Jobs and the Future of Work

5 Ways to Tackle Youth Unemployment

Sean C. Rush
President and CEO, JA Worldwide
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Persistent jobless growth has reached crisis proportions, especially among the world’s young. The numbers are stark: in 2012, six out of 10 workers aged 15-29 lacked stable employment and earned below-average wages, according to the International Labour Organization. The global youth employment rate has reached 13.1% – almost three times that of adults.

But, while substantive intervention is necessary to tackle a problem of such massive proportions, there’s no silver bullet solution. My NGO, JA Worldwide, recently produced a report, Generation Jobless, detailing both causes of and potential answers to the problem.

Our conclusions: a toxic mix of factors has contributed to the crisis, from mushrooming youth populations in developing regions to a growing mismatch between the skills people have and those that employers need. Addressing the world’s youth unemployment challenge requires a multipronged, long-term effort involving multiple stakeholders, such as governments, employers, educational institutions and civil-society organizations – as well as families, communities and peer groups.

There are five basic strategies that could be pursued globally:

  1. Boosting job creation and labour demand
  2. Better preparing young people for the job market
  3. Illuminating pathways to productive work
  4. Improving financial well-being, both current and long-term
  5. Fostering entrepreneurship

Governments, for example, should develop national action plans targeting youth employment. They should establish enterprise incubation programmes and infrastructure projects that hire and train young people. They should also incentivize education institutions and private operators to do the same.

Employers can create entry-level job opportunities, implement school-to-work apprenticeships and on-the-job training programmes, as well as support young entrepreneurs through mentoring.  Educational institutions can incorporate entrepreneurship into the curriculum and work with employers to ensure they offer students the appropriate training.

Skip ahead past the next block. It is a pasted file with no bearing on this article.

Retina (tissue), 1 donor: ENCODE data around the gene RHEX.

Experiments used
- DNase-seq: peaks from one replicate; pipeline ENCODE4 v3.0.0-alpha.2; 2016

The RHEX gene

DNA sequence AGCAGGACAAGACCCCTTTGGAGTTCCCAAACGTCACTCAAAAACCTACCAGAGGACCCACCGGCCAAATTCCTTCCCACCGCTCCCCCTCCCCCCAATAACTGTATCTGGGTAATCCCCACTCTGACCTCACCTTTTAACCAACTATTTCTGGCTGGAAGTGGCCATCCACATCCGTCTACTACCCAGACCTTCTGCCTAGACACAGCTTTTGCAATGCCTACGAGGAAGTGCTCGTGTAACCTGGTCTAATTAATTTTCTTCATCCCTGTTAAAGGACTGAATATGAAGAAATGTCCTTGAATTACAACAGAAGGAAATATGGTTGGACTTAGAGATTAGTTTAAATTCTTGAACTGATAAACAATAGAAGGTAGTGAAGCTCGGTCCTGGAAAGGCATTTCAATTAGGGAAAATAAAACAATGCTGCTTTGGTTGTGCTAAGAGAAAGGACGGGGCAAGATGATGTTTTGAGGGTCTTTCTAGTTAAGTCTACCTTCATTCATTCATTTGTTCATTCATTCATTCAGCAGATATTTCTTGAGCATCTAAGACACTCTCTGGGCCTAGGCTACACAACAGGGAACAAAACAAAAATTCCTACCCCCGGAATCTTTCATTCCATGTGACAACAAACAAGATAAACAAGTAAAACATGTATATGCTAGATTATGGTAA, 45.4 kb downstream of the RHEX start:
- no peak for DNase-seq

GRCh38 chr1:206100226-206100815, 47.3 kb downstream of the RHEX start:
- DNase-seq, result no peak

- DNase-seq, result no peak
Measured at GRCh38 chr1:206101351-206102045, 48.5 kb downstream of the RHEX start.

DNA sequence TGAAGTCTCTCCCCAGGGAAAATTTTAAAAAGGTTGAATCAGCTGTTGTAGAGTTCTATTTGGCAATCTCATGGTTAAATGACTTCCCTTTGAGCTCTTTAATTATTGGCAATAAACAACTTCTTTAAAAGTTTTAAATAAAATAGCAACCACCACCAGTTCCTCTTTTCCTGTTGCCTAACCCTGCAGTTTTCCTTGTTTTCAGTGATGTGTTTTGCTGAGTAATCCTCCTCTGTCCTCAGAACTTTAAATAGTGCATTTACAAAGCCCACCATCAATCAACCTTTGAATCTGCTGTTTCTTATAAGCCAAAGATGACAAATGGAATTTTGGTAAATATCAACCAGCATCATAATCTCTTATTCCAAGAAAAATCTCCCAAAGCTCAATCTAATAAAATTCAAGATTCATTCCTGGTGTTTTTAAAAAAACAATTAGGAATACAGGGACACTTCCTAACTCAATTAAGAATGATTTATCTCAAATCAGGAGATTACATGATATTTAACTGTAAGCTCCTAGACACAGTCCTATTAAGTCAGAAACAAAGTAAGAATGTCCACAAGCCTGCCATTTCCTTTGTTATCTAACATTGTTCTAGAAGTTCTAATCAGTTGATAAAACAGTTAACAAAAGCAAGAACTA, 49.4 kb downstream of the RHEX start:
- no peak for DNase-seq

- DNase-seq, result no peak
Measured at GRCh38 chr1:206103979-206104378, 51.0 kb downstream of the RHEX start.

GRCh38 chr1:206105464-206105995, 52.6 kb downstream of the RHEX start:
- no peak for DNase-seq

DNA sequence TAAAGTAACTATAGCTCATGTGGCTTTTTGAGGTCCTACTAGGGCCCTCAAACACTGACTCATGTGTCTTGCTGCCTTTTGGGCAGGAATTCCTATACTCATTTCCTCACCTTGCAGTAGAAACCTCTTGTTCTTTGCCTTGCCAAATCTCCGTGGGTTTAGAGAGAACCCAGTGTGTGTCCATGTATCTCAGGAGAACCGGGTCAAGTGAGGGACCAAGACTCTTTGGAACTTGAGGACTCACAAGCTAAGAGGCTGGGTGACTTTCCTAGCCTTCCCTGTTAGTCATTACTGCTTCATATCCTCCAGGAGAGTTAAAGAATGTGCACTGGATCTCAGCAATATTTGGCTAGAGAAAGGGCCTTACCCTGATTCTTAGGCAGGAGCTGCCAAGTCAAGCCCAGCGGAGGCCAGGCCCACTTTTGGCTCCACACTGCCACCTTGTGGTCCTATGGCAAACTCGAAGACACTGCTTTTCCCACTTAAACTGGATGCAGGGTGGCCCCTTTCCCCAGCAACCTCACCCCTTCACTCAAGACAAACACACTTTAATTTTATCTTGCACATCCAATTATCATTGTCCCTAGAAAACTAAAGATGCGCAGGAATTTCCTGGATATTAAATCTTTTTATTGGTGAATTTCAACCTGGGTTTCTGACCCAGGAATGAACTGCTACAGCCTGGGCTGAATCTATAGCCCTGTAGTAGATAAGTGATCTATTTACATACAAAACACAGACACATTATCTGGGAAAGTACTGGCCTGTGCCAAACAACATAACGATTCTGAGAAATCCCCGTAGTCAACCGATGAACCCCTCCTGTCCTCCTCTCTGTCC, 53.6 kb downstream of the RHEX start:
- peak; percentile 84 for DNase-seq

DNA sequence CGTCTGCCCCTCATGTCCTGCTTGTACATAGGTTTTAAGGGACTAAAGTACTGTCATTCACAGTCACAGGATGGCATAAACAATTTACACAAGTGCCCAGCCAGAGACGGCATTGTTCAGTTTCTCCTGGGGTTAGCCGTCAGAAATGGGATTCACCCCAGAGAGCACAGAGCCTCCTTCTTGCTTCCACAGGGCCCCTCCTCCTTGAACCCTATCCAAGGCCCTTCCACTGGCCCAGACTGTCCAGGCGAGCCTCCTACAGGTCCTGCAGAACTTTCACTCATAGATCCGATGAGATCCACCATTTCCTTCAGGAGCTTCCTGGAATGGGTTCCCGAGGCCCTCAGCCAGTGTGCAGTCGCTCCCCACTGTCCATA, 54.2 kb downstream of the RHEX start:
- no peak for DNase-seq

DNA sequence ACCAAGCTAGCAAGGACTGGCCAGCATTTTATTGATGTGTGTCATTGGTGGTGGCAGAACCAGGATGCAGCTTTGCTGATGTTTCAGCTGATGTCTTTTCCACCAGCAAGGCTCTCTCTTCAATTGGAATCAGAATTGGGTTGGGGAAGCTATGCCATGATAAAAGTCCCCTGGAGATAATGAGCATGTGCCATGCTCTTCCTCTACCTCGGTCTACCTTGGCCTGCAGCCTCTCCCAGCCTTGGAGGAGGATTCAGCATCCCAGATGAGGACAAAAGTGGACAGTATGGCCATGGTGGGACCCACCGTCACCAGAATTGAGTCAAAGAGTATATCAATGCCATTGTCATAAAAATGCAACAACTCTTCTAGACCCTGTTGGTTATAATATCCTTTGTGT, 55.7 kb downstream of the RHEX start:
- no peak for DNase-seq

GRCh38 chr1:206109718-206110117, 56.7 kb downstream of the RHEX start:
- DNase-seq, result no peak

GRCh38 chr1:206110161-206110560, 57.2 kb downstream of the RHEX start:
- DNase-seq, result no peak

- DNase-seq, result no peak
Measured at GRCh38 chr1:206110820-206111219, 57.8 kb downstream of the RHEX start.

At JA, our own approach rests on a heavy dose of collaboration. We work in more than 120 countries through over 450,000 volunteer teachers and mentors, who provide experiential learning to young people between the ages of five and 25. Some 3,000 JA employees work closely with educators, policy-makers and corporations to design programmes for young people in their countries. Most of these efforts are aimed at providing youth with hands-on experiences in entrepreneurship, financial literacy and workplace readiness.

A case in point is the innovative ITS TYME (Immersion Training Strategy: Targeting Young Marginalized Entrepreneurs) initiative in sub-Saharan Africa. Working with corporations, government agencies, other local and international NGOs and individual philanthropists, the programme takes entrepreneurship training out of the classroom and into African marketplaces, motor parks, slums and other centres of youth activity. It‘s all focused on equipping underprivileged young people with the practical, strategic and tactical tools they need to become financially self-sufficient and contribute to the social, economic and political life of their communities. In 2013, ITS TYME facilitated over 500 start-ups and 300 mentoring relationships, with notable improvement in incomes across all four project communities.

Consider Tanzania, where, as in other communities, JA’s partners provide technical and vocational training, as well as seed capital, to people trying to start businesses. Through a partnership with Asylum Access and UNHCR/Tanzania, for example, a group of young urban refugees successfully raised capital to start a poultry production company. They found their initial financing of $82 over a period of four months – a major feat for young people whose average daily income is less than 35 cents.

In Latin America and the Caribbean, another noteworthy programme, called Women for Development, was co-developed with the Citi Foundation. It links entrepreneurship education and access to finance through local microfinance institutions, helping participants to improve their financial lives and, in turn, strengthen their communities. Since 2011, more than 5,000 women have benefited.

Mery Mercedes, who lives in the Dominican Republic, is one of those success stories. Unemployed when she started the programme, by the end she was able to launch her own business selling perishable goods. A year and a half later, the enterprise continues to grow steadily. What’s more, she recently qualified for a bank loan after being turned away before.

These experiences carry a clear lesson: that only through the concerted efforts of several parties – and a willingness to stick with it over the long-term – can we address the world’s youth unemployment challenge and achieve lasting change.

Author: Sean Rush is President and CEO of JA Worldwide

Image: Applicants fill out forms during a job fair at the Southeast LA-Crenshaw WorkSource Center in Los Angeles November 20, 2009. REUTERS/Mario Anzuoni

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